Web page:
A legal battle has erupted between two Bergen County personal injury firms over the alleged breach of an agreement to pay referral fees for cases that were shared.

The Fort Lee firm headed by Jae Lee claims in a lawsuit that it had a written agreement in 2010 with the Ridgewood firm now known as Seigel Law for referral of personal injury cases. The terms call for the Seigel firm to pay Lee’s firm up to 30 percent of its fees from cases it received, the suit claims.

What’s more, the agreement stated that if the Seigel firm were discharged or if any file were transferred to another firm, Lee was to be apprised of the change and Seigel would advise any superseding lawyer of the financial obligation to Lee, the suit claims. Lee also provided the Seigel firm a list of all cases that were subject to the agreement.

But Seigel allegedly charged inflated or improper expenses in some cases referred by the Lee firm, reducing the legal fee owed, the suit claims. And the Seigel firm notified Lee’s firm that one referred case was dismissed, but failed to disclose that the case was taken over by another lawyer. The new lawyer obtained a favorable result and billed roughly $140,000 for the case.

Seigel allegedly breached the referral contract by failing to advise superseding counsel of the Lee firm’s contractual right to a 20 percent lien on the fee collected in that case, the lawsuit claims.

That case was brought on behalf of Kevin Killeen, a Newark firefighter who was awarded $2.3 million in a suit against a property owner in connection to an on-the-job injury.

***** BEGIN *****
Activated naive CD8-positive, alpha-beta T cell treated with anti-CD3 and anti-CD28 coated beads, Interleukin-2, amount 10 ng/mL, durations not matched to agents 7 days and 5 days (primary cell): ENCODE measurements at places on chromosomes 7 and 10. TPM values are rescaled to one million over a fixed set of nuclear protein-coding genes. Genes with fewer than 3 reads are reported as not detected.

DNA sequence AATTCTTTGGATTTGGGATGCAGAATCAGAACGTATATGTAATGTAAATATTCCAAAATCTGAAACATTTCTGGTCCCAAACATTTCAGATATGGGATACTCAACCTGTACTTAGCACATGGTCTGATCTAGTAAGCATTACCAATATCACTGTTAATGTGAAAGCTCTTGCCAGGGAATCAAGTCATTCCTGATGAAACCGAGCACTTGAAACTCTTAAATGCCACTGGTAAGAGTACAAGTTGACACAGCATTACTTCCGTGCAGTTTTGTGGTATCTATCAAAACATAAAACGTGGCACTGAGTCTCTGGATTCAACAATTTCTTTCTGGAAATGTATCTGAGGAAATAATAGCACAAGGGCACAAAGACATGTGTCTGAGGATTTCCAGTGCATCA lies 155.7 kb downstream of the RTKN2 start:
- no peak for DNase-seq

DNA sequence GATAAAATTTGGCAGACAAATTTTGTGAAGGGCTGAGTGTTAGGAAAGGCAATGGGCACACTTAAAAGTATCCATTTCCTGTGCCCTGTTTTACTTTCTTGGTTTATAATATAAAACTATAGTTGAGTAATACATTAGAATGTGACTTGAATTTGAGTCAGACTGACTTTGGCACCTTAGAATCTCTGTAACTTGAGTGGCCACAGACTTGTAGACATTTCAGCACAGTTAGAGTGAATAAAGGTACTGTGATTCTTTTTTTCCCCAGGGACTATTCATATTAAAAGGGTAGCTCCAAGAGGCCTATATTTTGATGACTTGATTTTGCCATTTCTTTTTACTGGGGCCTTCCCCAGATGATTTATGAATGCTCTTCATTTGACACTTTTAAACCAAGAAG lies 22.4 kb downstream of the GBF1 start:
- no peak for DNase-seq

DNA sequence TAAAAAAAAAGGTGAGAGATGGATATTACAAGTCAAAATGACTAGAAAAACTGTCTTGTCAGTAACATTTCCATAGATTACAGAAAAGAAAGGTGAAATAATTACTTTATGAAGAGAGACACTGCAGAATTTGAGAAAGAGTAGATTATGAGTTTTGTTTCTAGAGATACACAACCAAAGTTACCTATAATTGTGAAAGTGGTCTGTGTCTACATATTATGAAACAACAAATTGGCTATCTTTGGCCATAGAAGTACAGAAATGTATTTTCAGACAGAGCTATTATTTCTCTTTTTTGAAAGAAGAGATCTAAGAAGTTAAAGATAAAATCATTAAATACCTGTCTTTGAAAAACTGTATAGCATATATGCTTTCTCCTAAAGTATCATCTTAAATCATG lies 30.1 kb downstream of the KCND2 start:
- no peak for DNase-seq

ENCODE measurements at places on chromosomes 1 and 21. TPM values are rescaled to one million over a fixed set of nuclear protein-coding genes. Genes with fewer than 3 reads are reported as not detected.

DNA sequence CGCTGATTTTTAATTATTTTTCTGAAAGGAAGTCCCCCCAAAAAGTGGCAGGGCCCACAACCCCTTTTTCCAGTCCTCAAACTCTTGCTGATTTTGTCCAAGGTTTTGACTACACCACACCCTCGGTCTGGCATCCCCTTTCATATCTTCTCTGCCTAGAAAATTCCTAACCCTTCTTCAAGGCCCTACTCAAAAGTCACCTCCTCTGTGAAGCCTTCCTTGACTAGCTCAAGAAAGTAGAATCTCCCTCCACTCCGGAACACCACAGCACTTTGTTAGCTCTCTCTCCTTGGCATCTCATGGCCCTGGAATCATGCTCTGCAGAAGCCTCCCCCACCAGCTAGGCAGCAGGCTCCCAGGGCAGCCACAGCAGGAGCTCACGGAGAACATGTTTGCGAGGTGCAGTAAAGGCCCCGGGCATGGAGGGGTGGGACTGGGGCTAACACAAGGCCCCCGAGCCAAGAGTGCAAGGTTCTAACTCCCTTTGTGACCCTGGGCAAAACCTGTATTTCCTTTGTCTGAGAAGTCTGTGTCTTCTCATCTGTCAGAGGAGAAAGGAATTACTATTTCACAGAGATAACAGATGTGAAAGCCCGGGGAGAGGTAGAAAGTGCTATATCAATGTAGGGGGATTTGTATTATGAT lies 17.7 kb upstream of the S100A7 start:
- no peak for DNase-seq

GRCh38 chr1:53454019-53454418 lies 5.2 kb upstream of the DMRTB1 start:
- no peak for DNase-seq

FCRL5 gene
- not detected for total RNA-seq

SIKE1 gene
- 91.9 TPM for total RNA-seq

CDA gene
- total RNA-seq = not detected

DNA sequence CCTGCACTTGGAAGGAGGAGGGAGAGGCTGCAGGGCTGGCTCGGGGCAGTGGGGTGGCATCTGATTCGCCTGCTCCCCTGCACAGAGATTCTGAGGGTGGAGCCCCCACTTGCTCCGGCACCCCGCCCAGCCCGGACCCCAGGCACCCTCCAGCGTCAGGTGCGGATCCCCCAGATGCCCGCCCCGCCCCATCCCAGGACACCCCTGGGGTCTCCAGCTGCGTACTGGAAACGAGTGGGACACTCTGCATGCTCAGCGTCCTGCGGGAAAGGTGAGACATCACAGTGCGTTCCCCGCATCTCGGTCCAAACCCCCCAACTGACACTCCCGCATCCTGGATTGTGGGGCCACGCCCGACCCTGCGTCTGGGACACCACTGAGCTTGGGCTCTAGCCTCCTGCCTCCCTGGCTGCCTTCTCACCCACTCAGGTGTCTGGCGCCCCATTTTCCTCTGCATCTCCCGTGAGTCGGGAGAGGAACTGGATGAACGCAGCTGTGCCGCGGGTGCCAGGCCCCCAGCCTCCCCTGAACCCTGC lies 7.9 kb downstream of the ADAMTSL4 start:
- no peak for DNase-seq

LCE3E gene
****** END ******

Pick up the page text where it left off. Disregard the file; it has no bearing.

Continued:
In addition, many of the cases covered by the agreement are auto injury cases, which were settled. A significant number of those cases resulted in subsequent claims for uninsured or underinsured defendants, which caused the defendants to receive additional fees following their resolution. But Lee’s firm has not received its share of the additional fees from those cases despite various requests, the lawsuit claims.

The suit brings claims for breach of contract, breach of fiduciary duty, fraud, breach of the covenant of good faith, breach of implied and express contract, conversion, unjust enrichment and promissory estoppel. The lawsuit seeks an accounting of all files that Lee referred to the Seigel firm under the parties’ agreement and appointment of a fiscal agent to review the defendant’s books and records. The suit seeks an order that defendants pay the cost of the fiscal agent, as well as damages and attorney fees and costs.

Lee filed the suit on Nov. 5 in Bergen County Superior Court. Seigel Law and Jan Seigel, its managing partner, are the defendants.

The agreement between the firms was reached after attorney Edward Capozzi, who once practiced at Lee’s firm, left to join Seigel’s firm, taking roughly 100 files with him. When Capozzi made that move, his new firm changed its name from Seigel & Seigel to Seigel Capozzi.

Seigel and Lee held a meeting in August 2010 to discuss the transfer of Capozzi’s personal injury cases to Seigel. After the meeting, Lee sent Seigel a letter to memorialize the terms agreed to, according to the lawsuit. Seigel sent a confirmation letter on receiving Lee’s letter, the suit said. The Seigel firm has periodically made payments to Lee’s firm over the years.

Capozzi left Seigel’s firm with three other attorneys in July 2016 to join Brach Eichler in Roseland.

Capozzi declined to comment on the dispute other than to say he was not involved in administration of the fee-sharing deal.

Barry Epstein of the Epstein Law Firm in Rochelle Park, who represents Lee, declined to comment on the case when reached Monday. Seigel did not return a call requesting comment.

Lee’s firm lists five attorneys on its website. Seigel’s firm lists 10 attorneys.